Exhibition of photographs – Roger-Viollet Gallery

From the North Sea to the Mediterranean, it’s a whiff of iodine that crosses the Galerie Roger-Viollet thanks to a new series of colorful panoramic and stereoscopic photographs.

These images, taken from 1860 to the beginning of the 1900s, depict a very different perception of the sea, whether one is summery in Nice or a shrimp fisherman in Calais. At that time, in the minds of most people, the French coasts seemed more devoted to the economy
of the local workforce than to emerging leisure. Twenty years after the invention of photography, the operators of the Parisian Léon & Lévy studios travel the coastline, capturing seafarers, regattas and the first swimmers in one-piece swimsuits for women and men.

The Léon & Lévy studios were the precursors of stereoscopic images on glass plates (8.4 x 17.2 cm), panoramic views (16 x 42 cm) and very large format (24 x 30 cm), marking the beginning of an industry aimed at the general public. public who chose these photographs from a catalogue. Engineers from the Léon & Lévy studios have invented a process for coloring photographs on a second glass plate placed between the positive image and a frosted film. Stereoscopic relief images then become even more realistic when viewed through a stereoscope.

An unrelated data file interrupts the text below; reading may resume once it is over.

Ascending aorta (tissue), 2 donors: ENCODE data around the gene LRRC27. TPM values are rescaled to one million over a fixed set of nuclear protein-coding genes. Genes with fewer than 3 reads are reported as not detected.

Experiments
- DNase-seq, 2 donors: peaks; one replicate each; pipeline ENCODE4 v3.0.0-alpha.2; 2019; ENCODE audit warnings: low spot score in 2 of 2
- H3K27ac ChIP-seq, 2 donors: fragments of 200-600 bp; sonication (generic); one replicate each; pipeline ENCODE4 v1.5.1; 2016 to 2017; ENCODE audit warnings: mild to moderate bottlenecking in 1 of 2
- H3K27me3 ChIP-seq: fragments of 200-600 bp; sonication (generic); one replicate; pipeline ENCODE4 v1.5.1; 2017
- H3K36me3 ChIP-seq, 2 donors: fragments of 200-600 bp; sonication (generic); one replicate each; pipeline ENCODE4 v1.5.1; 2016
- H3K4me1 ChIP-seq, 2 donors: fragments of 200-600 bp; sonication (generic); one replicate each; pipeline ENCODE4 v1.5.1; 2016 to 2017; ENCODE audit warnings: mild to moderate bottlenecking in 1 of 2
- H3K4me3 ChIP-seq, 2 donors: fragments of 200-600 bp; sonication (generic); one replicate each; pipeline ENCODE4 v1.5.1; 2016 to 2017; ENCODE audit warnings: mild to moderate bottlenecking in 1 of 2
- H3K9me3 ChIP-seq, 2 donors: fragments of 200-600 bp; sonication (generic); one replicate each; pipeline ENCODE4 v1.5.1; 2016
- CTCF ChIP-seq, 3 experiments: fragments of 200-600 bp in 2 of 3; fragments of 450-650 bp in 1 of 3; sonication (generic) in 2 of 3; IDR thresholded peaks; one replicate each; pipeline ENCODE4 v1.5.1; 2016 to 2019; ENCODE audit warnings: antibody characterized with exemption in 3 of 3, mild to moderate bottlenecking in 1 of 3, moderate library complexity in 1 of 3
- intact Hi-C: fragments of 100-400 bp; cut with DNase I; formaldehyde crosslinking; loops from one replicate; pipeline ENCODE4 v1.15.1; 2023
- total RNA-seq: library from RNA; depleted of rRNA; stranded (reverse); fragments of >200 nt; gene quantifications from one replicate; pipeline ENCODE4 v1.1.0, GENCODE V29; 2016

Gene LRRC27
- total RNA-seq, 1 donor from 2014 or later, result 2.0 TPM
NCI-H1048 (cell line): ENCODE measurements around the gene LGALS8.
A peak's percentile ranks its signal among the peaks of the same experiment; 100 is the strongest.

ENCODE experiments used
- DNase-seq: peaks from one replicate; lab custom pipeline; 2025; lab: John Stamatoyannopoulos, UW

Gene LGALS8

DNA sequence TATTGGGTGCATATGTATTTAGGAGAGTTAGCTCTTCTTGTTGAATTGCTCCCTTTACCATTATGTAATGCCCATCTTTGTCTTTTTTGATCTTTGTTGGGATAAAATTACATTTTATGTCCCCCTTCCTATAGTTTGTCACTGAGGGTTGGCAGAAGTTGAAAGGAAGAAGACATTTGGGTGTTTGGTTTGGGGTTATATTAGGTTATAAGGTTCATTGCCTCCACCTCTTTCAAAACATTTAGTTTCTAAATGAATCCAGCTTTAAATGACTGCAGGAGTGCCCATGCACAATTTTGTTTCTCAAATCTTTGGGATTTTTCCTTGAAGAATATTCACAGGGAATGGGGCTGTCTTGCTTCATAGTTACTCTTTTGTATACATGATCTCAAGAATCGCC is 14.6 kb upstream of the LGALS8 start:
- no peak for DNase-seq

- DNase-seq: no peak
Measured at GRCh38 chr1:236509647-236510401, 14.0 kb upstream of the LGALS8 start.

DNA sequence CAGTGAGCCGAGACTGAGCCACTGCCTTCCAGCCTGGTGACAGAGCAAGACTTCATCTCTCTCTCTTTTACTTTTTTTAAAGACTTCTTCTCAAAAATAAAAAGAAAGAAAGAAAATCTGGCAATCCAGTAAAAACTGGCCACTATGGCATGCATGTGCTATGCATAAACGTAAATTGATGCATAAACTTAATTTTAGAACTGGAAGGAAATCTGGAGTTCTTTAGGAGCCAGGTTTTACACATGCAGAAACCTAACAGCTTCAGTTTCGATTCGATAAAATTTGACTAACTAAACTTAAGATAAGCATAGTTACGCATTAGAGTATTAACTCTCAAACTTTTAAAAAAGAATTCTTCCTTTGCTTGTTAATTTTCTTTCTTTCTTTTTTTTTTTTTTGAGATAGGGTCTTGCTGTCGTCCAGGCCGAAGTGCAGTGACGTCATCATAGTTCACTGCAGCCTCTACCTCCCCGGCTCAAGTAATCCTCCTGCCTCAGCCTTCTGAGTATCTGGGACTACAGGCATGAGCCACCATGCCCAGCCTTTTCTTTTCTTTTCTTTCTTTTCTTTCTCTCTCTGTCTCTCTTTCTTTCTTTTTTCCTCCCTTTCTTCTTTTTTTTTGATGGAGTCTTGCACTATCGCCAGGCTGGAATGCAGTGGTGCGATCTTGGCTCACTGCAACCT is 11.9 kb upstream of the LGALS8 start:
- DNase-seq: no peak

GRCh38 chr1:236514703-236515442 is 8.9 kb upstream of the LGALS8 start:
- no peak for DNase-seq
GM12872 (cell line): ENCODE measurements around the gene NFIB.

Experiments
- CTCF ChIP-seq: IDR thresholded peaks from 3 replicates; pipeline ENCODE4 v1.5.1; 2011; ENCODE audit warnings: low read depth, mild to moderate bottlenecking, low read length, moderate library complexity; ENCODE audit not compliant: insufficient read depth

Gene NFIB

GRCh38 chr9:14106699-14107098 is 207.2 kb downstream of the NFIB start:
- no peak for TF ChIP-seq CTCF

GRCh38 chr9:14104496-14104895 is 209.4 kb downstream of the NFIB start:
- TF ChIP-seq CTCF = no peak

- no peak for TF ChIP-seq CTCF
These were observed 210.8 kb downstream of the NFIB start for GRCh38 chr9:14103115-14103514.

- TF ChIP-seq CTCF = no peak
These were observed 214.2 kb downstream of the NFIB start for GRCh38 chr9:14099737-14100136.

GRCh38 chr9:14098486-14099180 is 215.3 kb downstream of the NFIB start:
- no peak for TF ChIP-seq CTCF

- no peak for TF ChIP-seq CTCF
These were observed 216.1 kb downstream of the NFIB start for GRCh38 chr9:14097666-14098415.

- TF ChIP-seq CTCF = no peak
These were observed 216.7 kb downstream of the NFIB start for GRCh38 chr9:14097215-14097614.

These forty-eight images come from a collection of several hundred thousand glass plates, 110 tons of which were saved from destruction in the 1970s by Hélène Roger-Viollet. Exhibited for the first time by the Galerie Roger-Viollet, these modern prints on
Hahnemühle Bamboo 290g papers are available in large format, in limited and numbered editions.

The Leon & Levy workshop

Moyse Léon and Isaac, known as Georges Lévy, began as assistants in the Parisian photographic studio Ferrier-Soulier during the Second Empire. They founded their own studio in 1864 and sold prints on albumen paper, mainly stereoscopic views, under the signature Léon et Lévy “LL”. The Léon & Lévy firm took part in the Universal Exhibition of 1867 where it won the Emperor’s Great Gold Medal. In 1874, the Léon et Lévy workshop became J. Lévy et Cie, Isaac Georges Levy being the sole director of the company from that date. With the arrival of Georges Lévy’s two sons, Ernest and Lucien, in 1895, the company grew and became Lévy & fils, the works retaining the “LL” signature. This photographic firm had an intense activity, publishing prints sold individually, albums compiling travel photographs as well as postcards, all between 1864 and 1917, when they ceased their activities. The Léon & Lévy collection was purchased in 1970 by the Roger-Viollet agency. Today, these glass plate negatives are part of Parisian heritage. They are kept by the Historical Library of the City of Paris and distributed exclusively by the Roger-Viollet agency.

Useful information

Tuesday to Saturday from 11 a.m. to 7 p.m.
Address: 6, rue de Seine 75006 Paris
Telephone: 01 55 42 89 00

roger-viollet.fr
[email protected]

Tracey L. Sweeney